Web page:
Modern Monetary Theory In-Depth: Part IConfluence Investment Management
In recent weeks, Modern Monetary Theory (MMT) has become a hot topic of discussion. Given the level of controversy, we want to provide our take on the theory. One could wonder if this topic is appropriate for a geopolitical report. We are using this report to examine MMT because, in our opinion, its rise reflects the continued shift in the equality/efficiency cycle; essentially, MMT is yet another signal that we are seeing the waning days of efficiency and moving into the dawn of equality.1 The equality cycle is not just a U.S. phenomenon but affects most developed economies. And, if the U.S. is affected by MMT then it will impact other economies as well. In addition, MMT could have a profound effect on the dollar’s reserve currency status, which will have repercussions for the global geopolitical situation.
MMT is a heterodox economic theory, somewhat related to Post-Keynesian economics. Its epicenter is the University of Missouri at Kansas City (UMKC). The current popularizers of MMT are three professors, Stephanie Kelton and Mathew Forstater, who teach at UMKC, along with L. Randall Wray, who teaches at the Levy Economics Institute of Bard College, another school that supports MMT. These colleges are not part of the “saltwater” or “freshwater” colleges that have been at the center of economic debates over the past four decades.2 Instead, MMT represents a new paradigm.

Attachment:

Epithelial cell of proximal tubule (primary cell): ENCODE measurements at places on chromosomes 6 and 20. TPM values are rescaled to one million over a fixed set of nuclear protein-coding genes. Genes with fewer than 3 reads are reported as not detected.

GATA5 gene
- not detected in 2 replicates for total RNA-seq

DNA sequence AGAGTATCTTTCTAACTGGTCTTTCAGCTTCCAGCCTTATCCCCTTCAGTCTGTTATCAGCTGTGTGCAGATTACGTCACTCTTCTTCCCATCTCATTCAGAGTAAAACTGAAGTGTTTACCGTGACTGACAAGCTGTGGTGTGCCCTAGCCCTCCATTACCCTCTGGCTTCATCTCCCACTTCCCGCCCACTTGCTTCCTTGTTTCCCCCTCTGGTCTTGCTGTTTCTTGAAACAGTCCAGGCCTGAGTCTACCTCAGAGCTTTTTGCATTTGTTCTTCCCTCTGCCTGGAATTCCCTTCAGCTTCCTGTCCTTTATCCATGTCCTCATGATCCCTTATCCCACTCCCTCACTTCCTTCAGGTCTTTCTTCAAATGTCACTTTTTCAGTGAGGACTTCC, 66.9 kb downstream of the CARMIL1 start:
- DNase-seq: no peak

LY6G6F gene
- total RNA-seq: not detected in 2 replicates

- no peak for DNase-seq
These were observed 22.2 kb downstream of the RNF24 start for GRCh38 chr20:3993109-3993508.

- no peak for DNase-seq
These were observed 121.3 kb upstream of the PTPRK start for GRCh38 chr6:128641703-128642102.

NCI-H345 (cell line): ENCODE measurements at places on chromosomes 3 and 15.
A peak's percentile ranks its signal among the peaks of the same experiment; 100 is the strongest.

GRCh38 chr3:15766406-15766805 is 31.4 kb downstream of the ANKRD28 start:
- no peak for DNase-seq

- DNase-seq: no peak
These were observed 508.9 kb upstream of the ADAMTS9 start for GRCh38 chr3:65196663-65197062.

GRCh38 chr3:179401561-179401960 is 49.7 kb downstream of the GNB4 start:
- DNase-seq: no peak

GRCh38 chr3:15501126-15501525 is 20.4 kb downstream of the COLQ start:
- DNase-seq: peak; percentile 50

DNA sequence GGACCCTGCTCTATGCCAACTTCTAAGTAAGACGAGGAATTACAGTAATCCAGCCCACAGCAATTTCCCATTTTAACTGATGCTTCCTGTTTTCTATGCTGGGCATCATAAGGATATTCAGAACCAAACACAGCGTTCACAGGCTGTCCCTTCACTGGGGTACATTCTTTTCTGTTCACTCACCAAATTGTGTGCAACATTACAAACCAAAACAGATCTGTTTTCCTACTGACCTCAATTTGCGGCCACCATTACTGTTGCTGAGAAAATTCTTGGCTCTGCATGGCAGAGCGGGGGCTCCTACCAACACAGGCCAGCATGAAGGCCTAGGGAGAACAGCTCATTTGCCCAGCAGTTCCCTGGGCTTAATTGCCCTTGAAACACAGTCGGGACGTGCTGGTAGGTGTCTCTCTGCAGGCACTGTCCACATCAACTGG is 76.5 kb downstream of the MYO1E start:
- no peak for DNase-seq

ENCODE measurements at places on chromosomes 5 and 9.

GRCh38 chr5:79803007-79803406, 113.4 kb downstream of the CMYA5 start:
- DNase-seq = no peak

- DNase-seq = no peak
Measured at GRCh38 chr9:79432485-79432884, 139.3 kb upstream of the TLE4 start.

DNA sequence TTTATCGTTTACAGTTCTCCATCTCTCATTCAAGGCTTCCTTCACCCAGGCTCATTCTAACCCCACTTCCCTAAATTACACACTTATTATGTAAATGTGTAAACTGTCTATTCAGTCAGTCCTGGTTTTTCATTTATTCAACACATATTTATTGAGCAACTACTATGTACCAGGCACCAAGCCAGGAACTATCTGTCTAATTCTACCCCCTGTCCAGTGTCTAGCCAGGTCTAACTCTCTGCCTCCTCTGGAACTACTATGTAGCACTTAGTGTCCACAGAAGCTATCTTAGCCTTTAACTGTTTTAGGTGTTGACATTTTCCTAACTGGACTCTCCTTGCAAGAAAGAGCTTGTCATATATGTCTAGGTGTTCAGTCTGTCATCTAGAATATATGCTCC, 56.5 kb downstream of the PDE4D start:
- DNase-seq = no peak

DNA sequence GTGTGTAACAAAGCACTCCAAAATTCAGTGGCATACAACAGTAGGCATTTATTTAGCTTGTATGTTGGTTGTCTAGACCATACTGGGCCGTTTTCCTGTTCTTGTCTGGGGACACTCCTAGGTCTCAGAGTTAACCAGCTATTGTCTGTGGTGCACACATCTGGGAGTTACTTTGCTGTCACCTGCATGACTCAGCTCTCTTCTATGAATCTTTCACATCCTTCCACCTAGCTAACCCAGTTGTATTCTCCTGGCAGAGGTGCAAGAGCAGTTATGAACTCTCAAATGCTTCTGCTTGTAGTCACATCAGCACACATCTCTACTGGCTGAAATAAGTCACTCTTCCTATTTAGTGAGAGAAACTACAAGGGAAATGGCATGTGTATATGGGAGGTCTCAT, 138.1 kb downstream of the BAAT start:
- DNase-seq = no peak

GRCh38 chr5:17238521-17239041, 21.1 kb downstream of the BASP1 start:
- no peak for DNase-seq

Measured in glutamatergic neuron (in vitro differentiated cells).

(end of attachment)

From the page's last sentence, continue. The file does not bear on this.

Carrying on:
Historical figures who are considered part of the “family tree”3 are Georg Knapp, Mitchell Innes, John Maynard Keynes, Abba Lerner, Hyman Minsky and Wynne Godley. Keynes is well known; Minsky had his “moment” during the Great Financial Crisis. The rest of these names are rather obscure.